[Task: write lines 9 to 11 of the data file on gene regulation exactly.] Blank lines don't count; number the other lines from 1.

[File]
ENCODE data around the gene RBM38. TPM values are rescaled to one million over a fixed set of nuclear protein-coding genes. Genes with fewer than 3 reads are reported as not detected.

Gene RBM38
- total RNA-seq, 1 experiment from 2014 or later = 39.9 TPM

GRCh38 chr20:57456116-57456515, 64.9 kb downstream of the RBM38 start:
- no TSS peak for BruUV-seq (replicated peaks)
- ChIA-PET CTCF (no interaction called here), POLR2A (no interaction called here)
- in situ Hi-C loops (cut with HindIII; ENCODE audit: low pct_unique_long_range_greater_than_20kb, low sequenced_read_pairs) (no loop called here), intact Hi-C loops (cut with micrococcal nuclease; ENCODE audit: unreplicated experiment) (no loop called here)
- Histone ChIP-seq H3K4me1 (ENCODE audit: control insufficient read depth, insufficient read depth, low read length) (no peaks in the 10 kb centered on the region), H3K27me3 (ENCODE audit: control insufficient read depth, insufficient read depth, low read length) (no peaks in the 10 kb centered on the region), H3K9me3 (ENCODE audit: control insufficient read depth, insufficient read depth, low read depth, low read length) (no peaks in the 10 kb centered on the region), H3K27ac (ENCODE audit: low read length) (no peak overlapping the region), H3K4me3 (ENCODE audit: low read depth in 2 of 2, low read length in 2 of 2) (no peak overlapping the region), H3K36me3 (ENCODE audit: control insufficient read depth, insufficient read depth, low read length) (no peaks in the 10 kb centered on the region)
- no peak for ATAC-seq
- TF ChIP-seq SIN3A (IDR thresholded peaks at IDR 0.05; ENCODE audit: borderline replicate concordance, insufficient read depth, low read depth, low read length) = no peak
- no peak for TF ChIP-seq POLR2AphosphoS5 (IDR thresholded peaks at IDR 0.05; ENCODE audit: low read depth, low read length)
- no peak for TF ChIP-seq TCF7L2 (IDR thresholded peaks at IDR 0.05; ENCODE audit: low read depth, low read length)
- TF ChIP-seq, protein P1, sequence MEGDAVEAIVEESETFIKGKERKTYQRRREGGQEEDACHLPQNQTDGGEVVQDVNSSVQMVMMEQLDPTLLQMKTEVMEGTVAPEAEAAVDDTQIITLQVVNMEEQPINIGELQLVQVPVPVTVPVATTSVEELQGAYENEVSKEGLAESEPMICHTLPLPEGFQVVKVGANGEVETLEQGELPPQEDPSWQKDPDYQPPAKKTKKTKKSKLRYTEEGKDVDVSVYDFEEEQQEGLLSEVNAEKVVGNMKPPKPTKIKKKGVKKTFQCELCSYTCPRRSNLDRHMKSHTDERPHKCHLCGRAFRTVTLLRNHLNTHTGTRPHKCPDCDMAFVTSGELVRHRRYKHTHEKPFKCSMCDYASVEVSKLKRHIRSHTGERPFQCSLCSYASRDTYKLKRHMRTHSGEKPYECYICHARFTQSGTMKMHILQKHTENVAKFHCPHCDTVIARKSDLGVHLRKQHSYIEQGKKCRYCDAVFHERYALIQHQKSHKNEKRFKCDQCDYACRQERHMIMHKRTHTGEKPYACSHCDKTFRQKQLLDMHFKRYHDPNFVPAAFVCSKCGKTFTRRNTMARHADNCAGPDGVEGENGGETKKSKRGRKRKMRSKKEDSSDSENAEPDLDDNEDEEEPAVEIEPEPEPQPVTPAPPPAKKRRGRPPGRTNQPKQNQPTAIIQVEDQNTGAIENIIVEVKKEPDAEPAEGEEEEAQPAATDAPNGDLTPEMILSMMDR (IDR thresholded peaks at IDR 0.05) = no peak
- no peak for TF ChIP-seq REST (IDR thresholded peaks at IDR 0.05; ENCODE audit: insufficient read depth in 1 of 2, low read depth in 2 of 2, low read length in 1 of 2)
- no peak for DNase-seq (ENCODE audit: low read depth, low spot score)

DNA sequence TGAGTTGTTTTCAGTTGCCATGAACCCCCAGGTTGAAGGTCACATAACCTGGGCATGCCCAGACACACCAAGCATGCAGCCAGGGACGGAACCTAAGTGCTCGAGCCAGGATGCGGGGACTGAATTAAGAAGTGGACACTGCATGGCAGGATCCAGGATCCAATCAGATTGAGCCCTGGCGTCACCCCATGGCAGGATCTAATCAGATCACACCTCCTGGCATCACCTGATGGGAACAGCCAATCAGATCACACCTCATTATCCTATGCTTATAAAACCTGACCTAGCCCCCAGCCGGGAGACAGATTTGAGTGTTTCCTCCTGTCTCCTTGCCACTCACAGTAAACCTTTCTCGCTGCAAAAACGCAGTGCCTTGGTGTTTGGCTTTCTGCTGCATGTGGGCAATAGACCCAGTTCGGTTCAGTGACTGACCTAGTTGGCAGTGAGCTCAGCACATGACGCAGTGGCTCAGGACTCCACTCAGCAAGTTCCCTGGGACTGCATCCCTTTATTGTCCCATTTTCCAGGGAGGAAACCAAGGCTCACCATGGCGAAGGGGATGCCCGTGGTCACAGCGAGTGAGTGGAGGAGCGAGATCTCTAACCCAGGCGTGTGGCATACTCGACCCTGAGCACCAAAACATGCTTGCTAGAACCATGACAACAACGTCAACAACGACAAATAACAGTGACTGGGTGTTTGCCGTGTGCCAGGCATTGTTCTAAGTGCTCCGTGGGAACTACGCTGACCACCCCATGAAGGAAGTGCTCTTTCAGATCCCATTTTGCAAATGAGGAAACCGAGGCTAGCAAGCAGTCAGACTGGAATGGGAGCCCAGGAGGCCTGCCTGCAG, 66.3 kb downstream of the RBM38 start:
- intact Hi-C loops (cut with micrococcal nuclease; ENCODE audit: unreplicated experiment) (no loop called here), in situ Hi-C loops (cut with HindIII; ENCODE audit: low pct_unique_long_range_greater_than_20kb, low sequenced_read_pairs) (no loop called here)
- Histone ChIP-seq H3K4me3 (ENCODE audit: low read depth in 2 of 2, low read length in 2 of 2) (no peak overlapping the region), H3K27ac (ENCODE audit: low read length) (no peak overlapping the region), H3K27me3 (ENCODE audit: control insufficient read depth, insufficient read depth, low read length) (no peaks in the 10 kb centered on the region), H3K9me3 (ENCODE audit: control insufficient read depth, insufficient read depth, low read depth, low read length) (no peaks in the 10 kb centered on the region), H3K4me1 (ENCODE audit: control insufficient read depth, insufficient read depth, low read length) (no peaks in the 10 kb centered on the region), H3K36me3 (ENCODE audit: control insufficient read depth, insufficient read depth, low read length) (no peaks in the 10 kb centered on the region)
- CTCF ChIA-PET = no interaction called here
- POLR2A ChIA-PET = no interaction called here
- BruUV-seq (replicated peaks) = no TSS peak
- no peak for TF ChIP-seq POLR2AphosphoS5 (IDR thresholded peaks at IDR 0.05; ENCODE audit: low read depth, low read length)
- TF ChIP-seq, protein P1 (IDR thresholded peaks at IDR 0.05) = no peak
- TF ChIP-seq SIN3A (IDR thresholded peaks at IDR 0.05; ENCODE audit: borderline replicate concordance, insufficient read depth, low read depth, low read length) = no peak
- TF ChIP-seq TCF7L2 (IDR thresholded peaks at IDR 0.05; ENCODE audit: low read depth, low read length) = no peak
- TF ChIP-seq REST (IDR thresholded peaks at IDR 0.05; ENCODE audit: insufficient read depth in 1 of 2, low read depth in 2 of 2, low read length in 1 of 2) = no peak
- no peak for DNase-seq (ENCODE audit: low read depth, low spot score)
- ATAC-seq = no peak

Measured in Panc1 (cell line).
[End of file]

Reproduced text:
- no peak for ATAC-seq
- TF ChIP-seq SIN3A (IDR thresholded peaks at IDR 0.05; ENCODE audit: borderline replicate concordance, insufficient read depth, low read depth, low read length) = no peak
- no peak for TF ChIP-seq POLR2AphosphoS5 (IDR thresholded peaks at IDR 0.05; ENCODE audit: low read depth, low read length)